8 years ago

Volume 6 Issue 9 - June 2001

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appreciation, and

appreciation, and enjoyment of choral music throughout North America. Since its founding in 1977, this is the first time that Chorus America has met outside of the· United States for its annual Conference. Over the course uf four days, delegates will enjoy lectures, performances, workshops and social events in the elegant surroundings of the Royal York Hotel in downtown Toronto. The organizers have lined up a first-class selection of performers and clinicians. The I speakers focus on the everchallenging topic of fundraising, with sessions on "connecting with the corporate sector", making a 1 big impact with a small budget and how to make strong connections between choirs and granting agencies. Other sessions concentrate on the effective programming of new music, strengthening choral boards of directors find strengthening the relationship between professional choirs and the community. The most entertaining "round table" session is sure to be the one titled ."What I wish I could write", featuring local music reviewers finally "coming clean" on their likes and dislikes. Performances at the conference feature some of the finest choirs in Toronto, including .David Fallis' Toronto Chamber Choir, the Elmer Iseler .Singers, directed by Lydia Adams and John Tuttle's awardwinning Exultate Chamber Singers. Two afternoon "choral keynotes" highlight Brainerd :t;llyden-Taylor's sensational Nathaniel Dett Chorale and the Toronto Children's Chorus, directed by Jean Ashworth Bartle. There are also two special event evening concerts. The first · is a celebration of the music of Healey Willan and takes place at Willan's longtime place of work and worship, the Church of St. Mary Magdalene. The following evening delegates travel uptown to the Toronto Centre for the Performing Arts for a Canadian Choral Celebration", where Canada's best-known choral repertoire will be given · performances by Toronto's finest ch'oirs. The conference wraps up with a closing banquet at which ·the irreverent Primadonna, Mary Lou Fallis will entertain. All in all, the conference promises to be a wonderful showcase for Toronto-area choirs and a chance for the local choral conµnunity to mingle with the larger collllI\unity from acr~ss ' the United States. In many respects, it will be a great "dry run" for next June's International Choral Festival, again under the artistic direction of the inimitable Nicholas Goldschmidt. Later in the month, Jukka­ Pek:ka Saraste marI:cs his retirement from the Toronto Symphony with two performances of the magnificent Gurrelieder by Arnold Schoenberg. The Toronto Mendelssohn Choir is featured prominently, as are soloists Ben Heppner and Gary Relyea in the tale of ghostly resurrection as a punishment for denouncing God. Larry Beckwith can be reached at 4. HEAR & ,Now· New Music by Paul Steenhuisen CURATION As I write this month's column, I'm just about to head to Vancouver to attend the premiere of my new piece for the · Vancouver Symphony, . conducted by Bramwell Tovey. My piece will be first on the program, like almost every other new 9rchestral work heard in Canada, followed ·by a concerto, and a larger work rounding out the second half of the program. This formula (new-conch-big), seemingly fixed, does nothing to create a positive, intelligent context for contemporary work to be received; it simply places 3 · unrelated works consecutively on the programme. The integral missing factor . is t!Je selection and combination of music reflecting influence, aesthetic and linguistic pedigree, conciliation; and the specific intent to reveal or renew elements heard in the various pieces. "Curation", or artistic direction, used in .the same sense as in visual arts, is nothing new to music, yet despite its relative absence in the programming of new orchestral music, it seems to ·play an increasingly iffiportant role in the programming of new chamber music concerts. I Much to my pleasure, I'm witnessing a rise in curated programmes, where the whole is greater than the sum of its parts. Recent examples of focussed and intelligent programming include New Music Concerts' portrait concerts , which provide the rare opportunity to experience an entire concert o( music from the same composer, Charles Wuorinen and Isabelle Panneton being recent examples. Arraymusic crafted a concert exploring the Toronto- · Amsterdam connections, since there are, many Toronto-based composers who have studied in Holland or are influenced by the-music of Andriessen, Loevendie, Wagenaar, van Bergeijk, and Raajmakers. Soundstreams moves one step beyond the portrait concert, involving t!Je work of two composers (e.g. Bouliane/ Dusapin), enabling us to hear tendencies, parallels and contrasts more clearly than on electic programmes. Another example occurs on • 14, 16, and 17 June at St. George the Martyr Church, when Queen of Puddings presents ECHOES, a choreographed ,concert of music for 2 voices; and I took this·opportunity to learn how · artistic director John Hess put together the collection of pieces we'll hear. Hess writes: "The first impulse for mir upcoming show was to revive a song cycle by Juhan Ptihm that I had cocommissioned in 1997. The subsequent performance left me with the desire to revisit the work and delve deeper into the technical and emotional world of The RoYAL CoN.SERVATORY of Music Le CONSERVATOIRE ROYAL de MUSIQUE ~ LIKE TO SING? ~ The Toronto Mendelssohn Choir is holding auditions in June for the 2001/2002 season For Information Call ( 416) 598-0422 VOICE TEACHER - MISSISSAUGA - private lessons and classes at The RCM Community School at the Adamson Estate on . the lake in Mississauga. Qualifications: Master of Music degree or equivalent training/experience. Experience with popular repertoire and methods appropriate to the development of musicianship and preliminary technique for young students. PIANO TEACHER - TORONTO - SUZUKI PLUS PROGRAM - private lessons and Suzuki Plus classes at The RCM Community School in Toronto. Qualifications: Master of Music degree or equivalent training/experience, Suzuki training and experience. Please direct your resume by June 22 to: Human Resources, The Royal Conservatory of Music, 273 Bloor St W, Toronto, ON M5S lW2, Fax: 416-408-3096. TheRCM thanks all applicants . for. their interest in this position; however, only those selectedJor an interview will be contacted. 14 wholenote JuNE 1, 2001 - JuLY 7, 2001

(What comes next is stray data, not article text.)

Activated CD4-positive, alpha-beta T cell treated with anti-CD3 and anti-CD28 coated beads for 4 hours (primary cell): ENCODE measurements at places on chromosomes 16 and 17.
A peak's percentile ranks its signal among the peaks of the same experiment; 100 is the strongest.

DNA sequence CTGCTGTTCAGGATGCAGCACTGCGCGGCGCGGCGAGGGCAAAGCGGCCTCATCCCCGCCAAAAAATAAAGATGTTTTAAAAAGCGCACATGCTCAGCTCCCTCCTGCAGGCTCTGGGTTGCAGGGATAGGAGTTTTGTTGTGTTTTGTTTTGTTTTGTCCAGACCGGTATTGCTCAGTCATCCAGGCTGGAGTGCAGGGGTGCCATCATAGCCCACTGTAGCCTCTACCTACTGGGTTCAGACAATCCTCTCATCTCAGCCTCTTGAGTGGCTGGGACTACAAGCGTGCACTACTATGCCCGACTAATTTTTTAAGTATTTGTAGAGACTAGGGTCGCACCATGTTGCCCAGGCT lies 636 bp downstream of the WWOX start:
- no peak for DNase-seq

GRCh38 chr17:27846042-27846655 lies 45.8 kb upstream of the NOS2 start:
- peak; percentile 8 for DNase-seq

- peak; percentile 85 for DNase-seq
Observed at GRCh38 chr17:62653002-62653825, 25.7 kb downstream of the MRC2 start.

the piece. I was very interested in returning to Queen of Puddings' roots - exploring challenging and difficult contemporary music in a theatric context that allows audiences to become involved in the experience, without requiring 'accessible' music, so I began with the 25 minute work by Juhan Puhm for soprano and piano, and continued by searching for works that would frame it." "Puhm's work explores death through a series of nature and bird metaphors, and I decided that every work in this show would have a bird reference; also, I was looking for repertoire that was for two female voices with or without piano. What started revealing itself was a series of works that reversed chronologically by season. Through this we had our theme, the seasons - a metaphor for the cycle of life through death. In searching for music, I made the pleasant discovery of the German composer Manfred Trojahn, who amongst several works for voice, has written two very beautiful a cappella duets for two sopranos, one about spring and one about autumn, settings of poems by Apollinaire. Juhan Puhm introduced me to Estonian composer Veljo Tormis, and the rest of the programme consists of music I was already familiar with." "In shaping a program, I'm looking to combine music in such a way that the eµiotional journey can be much more extreme than one normally could create within the confines of a single work. We're very conscious of each work and its emotional impact, individually and collectively. Telling a story or creating an expectaiion through the combining of dispa,rate works allows us to be very bold .in our programming and yet, keep a meaningful connection with our audience." Israeli stamp of Schoenberg anticipated events make this another interesting month of . new music in Toronto. I suspect we'll hear outgoing Toronto Symphony Orchestra music director Jukka-Pekka Saraste at Specializ:iilg in custom reproductions of classic double bass Amati, Busan. Pete,r c·HANDLER Luthier; maker of fine double bass, cello, viola a11d violin. · Hi ill! Ivan Dr., R.R. I, Ildc1ton, ON. NOM 2AO On Hwy. 22, 25 Kilometres · N.W. of London his impassioned best when he tackles Schoenberg's epic Gurreleider (1900 - 1911) on the 14th of June at Roy Thomson Hall. Schoenberg's score calls for an enormous orchestra of 5 solo voices, 3 four-part male choruses, an eight-part mixed chorus, 4 piccolos, 4 flutes, 3 oboes, 2 English horns, 7 clarinets, 5 bassoons, 10 horns, 7 trumpets, 7 trombones, tuba, 6 timpani, celesta, xylophone, 4 harps, and a multitude of unpitched percussion, and was composed using texts by Jens Peter Jacobsen (translated from Danish into German by Robert Franz Arnold). A highly _ expressionistic work written JuNE 1, 2001 - JuLv 7, 2001 wholenote 15